How to Statistically Control the Process
When disruptions are detected, it’s critical that operators have the tools available to quickly diagnose and correct the issues.
Statistical process control (SPC) charts are used in quality-focused facilities to monitor process output on a continual basis and alert process operators, managers and the support staff in real-time when the process is shifting towards an undesirable condition. This rapid response provides a cost-effective approach to defect detection, and many cases defect prevention, to keep orders on-time and within cost estimates. SPC charts are essential tools for implementing lean just-in-time, since low or no inventory requires the predictability that a capable, statistically controlled process can reliably deliver.
When disruptions are detected in the process, it’s critical that process operators have the tools available to them to quickly diagnose and correct the issues. Most SPC software has features built-in to accommodate these needs, so it’s not surprising that the paper-based systems of the past have been replaced by modern, almost futuristic systems that can monitor the process with minimal input needed from process operators. Data can be electronically submitted via serial ports or seamlessly linked from coordinate measurement machines (CMM) or other measurement systems.
Troubleshooting procedures, drawings and recommendations can be version-controlled and directly linked to the monitoring charts so they are quickly available for review when needed. Likewise, when support personnel such as process supervisors or manufacturing engineers are automatically alerted via email or text messages, they can provide real-time hands-on problem solving. Yet, diagnosing special causes is often not trivial, and sometimes requires more information.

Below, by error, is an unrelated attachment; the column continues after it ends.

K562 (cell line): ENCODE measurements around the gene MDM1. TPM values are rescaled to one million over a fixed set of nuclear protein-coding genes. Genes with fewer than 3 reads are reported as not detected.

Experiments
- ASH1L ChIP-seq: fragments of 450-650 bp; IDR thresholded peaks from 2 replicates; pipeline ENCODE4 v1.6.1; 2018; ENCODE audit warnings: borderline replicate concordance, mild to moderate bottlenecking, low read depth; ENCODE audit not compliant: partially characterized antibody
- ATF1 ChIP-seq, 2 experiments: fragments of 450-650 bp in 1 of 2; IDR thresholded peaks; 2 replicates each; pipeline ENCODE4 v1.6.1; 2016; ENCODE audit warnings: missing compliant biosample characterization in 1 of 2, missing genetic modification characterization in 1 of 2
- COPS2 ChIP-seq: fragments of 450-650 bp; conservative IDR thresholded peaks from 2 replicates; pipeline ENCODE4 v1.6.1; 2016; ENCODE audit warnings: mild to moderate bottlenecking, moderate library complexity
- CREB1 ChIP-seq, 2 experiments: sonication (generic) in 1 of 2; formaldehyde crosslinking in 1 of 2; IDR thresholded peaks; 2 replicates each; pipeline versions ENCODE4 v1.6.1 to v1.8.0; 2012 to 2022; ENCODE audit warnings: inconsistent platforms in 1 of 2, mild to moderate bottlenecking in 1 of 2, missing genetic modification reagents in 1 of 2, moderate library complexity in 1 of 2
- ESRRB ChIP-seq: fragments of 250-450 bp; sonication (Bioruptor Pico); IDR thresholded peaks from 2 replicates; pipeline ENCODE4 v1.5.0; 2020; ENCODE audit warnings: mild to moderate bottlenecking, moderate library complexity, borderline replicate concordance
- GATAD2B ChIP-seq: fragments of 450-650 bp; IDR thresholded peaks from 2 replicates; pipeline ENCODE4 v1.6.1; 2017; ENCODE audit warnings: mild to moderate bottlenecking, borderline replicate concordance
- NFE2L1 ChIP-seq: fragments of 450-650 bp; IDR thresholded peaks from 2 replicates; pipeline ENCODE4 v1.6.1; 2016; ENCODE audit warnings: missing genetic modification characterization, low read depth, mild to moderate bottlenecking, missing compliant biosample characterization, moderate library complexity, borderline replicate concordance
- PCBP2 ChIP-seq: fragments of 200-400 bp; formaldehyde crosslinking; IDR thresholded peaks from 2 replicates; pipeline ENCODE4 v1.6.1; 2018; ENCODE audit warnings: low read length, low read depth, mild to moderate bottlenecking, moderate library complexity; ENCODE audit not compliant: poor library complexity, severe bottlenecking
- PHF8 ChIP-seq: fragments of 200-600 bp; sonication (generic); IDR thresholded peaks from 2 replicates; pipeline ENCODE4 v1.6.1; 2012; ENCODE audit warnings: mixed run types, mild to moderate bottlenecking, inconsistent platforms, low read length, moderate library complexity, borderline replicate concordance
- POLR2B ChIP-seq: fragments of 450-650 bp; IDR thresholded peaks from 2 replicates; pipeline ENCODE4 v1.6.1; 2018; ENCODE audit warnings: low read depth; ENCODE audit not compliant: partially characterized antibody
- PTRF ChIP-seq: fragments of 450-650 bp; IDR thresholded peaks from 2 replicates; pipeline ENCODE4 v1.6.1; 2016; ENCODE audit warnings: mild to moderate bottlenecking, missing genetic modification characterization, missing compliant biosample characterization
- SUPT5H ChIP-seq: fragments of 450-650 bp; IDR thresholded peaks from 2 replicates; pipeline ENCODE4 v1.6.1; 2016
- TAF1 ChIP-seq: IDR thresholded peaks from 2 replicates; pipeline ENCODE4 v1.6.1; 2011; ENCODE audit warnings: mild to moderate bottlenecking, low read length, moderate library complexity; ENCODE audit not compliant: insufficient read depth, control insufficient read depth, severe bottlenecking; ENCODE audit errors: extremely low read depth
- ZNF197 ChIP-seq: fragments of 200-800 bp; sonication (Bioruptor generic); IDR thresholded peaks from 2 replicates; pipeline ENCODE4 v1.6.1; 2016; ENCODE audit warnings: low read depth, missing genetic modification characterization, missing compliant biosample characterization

One quick source of information for troubleshooting is data stratification. Usually, data entry includes not just the measurement data but one or more traceability fields associated with each data value. These can include items such as the current manufacturing order number, as well as traceability back to the supplier, such as supplier lot number. Stratifying by source, such as shown in Figure 1, makes it easy to identify the potential cause of the process shift when relevant traceability data is included. In this case, the Supplier Lot PY167, represented by the blue circles, is coincident with the process shift. Returning to use of the earlier Supplier Lot F182, represented by the green squares, coincides with the return of the process to its original operating level, suggesting the influence of a deviant supplier lot.
Figure 2. In analyzing the process data in Figure 2, the process personnel realized the chart contained subgroups for two types of parts from the same part family.
Sometimes stratification effects will be more subtle and appear as the random variation between the control limits, also known as common cause variation. In analyzing the process data in Figure 2, the process personnel realized the chart contained subgroups for two types of parts from the same part family. Type C and Type D parts are similar in most details, so the quality team thought a single chart of both types would be acceptable. Sometimes that is a reasonable approach, and the chart verifies that the variation between the two types (Type C as blue squares; Type D as orange triangles) is small relative to the control limits. Curiously, the subgroups for the Type C parts were all below the process centerline, while those for Type D were above the centerline. With a couple clicks of the mouse, the analyst quickly created charts filtered by part type, and sees that the chart for Type D shows a process whose capability index Cp is 1.5 with a Cpk of 1.0, indicating that the capability of this process can be improved to 1.5 by centering the process at the midpoint of the specifications. Re-centering the process is usually one of the easier improvements, sometimes simply a matter of changing a backstop or a fixture adjustment. The Type C process shows similar levels of Cp and Cpk of 1.2, so process centering is not the issue. Instead, the overall variation of the process for Type C parts is excessive. This usually requires more involved process redesign; a designed experiment would likely be helpful to identify the process factors contributing to the excessive variation. [Note: The charts use a subgroup size of three, so a typical rule of thumb would require 50 subgroups to establish statistically valid control limits. We used less groups in this case for ease of display, although statistically valid limits based on less groups would be wider and not impact our analysis appreciably].